Category Four Hurricane Matthew Expected to Cause Widespread Devastation From Florida to North Carolina
Posted on October 6, 2016
Hurricane Matthew is currently a category four storm. It is expected to have a potentially catastrophic impact along the coasts of eastern Florida, Georgia, South Carolina and North Carolina. Damage will be from storm surge, extremely high winds, huge waves and inland flooding.
Hurricane Matthew is expected make landfall later tonight in Florida around the West Palm Beach area. It will then travel north along the coast. The coastal runner will cause massive damage as it hugs the coastline bringing its winds of 140 mph to cities along the east Florida coast from the West Palm Beach area to Jacksonville. West Palm Beach may be sparred the worst winds if Matthew comes in just north of the region but much of the east Florida coastline will be severely impacted.
Hurricane Matthew is forecast to weaken slightly when it reaches Georgia and the Carolina on Saturday but cities along the coast of these states (particularly Georgia and SC) will still experience a huge storm surge and winds over 100 mph. The path for Matthew beyond SC is less clear as some computer models show it looping back to Florida in a weakened state while a recent GFS computer model has it traveling more north along the coast of North Carolina.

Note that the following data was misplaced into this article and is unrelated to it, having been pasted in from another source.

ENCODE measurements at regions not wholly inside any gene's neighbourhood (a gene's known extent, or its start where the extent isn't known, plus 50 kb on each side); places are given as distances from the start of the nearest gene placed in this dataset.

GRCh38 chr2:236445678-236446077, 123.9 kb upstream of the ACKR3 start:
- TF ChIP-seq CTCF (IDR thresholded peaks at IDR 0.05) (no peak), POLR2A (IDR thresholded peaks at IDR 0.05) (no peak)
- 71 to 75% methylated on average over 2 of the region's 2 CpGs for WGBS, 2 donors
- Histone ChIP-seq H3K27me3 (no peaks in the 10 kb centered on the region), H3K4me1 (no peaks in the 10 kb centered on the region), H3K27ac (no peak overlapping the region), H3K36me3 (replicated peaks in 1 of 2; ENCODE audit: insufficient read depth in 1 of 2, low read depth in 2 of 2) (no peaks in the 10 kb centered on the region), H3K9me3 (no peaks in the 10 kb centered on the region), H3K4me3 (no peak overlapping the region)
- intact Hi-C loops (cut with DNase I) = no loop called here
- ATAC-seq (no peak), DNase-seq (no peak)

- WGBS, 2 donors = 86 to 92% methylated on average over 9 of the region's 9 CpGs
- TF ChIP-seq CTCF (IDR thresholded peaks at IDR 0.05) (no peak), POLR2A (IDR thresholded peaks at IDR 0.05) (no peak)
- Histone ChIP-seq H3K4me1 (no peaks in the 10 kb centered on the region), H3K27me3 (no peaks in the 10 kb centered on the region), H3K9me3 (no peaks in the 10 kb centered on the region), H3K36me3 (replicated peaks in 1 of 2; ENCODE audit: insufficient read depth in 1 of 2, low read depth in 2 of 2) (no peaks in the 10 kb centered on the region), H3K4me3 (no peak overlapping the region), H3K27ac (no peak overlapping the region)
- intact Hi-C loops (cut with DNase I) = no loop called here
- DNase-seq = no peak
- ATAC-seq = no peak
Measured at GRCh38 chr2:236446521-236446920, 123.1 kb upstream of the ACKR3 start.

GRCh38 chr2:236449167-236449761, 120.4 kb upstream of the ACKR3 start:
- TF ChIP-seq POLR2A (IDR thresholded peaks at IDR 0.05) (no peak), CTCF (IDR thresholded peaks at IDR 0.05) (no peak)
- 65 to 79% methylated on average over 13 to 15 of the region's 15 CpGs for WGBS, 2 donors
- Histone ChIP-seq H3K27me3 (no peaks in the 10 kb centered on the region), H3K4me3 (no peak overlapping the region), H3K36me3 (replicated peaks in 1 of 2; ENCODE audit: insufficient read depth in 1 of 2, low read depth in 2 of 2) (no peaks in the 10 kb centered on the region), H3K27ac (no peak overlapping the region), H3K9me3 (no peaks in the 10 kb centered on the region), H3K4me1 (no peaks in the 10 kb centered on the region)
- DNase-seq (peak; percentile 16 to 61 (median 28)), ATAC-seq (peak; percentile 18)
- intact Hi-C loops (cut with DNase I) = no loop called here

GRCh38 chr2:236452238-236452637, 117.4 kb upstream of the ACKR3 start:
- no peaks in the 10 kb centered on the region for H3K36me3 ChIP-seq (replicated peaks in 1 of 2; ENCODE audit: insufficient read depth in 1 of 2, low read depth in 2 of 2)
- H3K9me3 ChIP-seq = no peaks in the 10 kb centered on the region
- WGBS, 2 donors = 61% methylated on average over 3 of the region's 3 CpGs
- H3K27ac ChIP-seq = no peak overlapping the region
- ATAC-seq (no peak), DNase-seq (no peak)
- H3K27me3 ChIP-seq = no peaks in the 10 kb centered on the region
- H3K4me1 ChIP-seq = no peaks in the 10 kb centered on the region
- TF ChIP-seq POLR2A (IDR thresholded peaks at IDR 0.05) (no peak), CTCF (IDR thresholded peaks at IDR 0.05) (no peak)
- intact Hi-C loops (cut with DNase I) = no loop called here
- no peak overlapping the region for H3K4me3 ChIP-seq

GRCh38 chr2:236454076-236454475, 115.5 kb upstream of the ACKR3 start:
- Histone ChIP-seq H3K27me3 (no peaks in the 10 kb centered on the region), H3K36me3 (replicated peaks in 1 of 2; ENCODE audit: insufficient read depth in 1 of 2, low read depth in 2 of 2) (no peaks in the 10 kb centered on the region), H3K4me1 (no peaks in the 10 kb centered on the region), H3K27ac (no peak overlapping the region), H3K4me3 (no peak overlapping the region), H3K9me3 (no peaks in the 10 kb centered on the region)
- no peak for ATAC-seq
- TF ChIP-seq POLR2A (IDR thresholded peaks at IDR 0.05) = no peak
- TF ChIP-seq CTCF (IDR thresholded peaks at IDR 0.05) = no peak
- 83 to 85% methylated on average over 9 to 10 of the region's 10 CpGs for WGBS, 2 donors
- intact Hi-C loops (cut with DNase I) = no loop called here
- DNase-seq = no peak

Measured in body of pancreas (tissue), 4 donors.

There have been mass evacuations along the coast. Florida Governor Rick Scott has warned 1.5 million people in the state's evacuation zones, "This is serious. ... If you need to evacuate and you haven't, evacuate. This storm will kill you. Time is running out. We don't have that much time left." Evacuations are just as critical to saving lives in coastal areas in Georgia, South Carolina and North Carolina. For example, all areas east of Interstate 95 in Georgia's coastal counties are under a mandatory evacuation order.
The full impact of Hurricane Matthew will not be known until it has past but the aftermath could be a scenario where millions are left homeless. At a minimum it is expected that there will be millions of people without power for days, weeks or even months. The extent of the damage in Florida will depend on how far inland Matthew travels (and where it moves inland) as it moves north paralleling the coast. There are already early estimates that Matthew could be a $200 billion storm. CNBC reports cites CoreLogic that "nearly 954,000 are at risk of major storm surge damage."
Local advisories for cities expected to be impacted by Hurricane Matthew can be found here on the National Hurricane Center's website. They include dire warnings about locations possibly being uninhabitable for weeks or moths and widespread power and communications outages.
The Weather Channel's Sr. Hurricane Specialist Bryan Norcross issued the following message for those in the path of Hurricane Matthew. He says the incoming hurricane is "like no storm in the record books." He also warns those people deciding to stay in evacuation zones to leave immediately. Your life depends on it.
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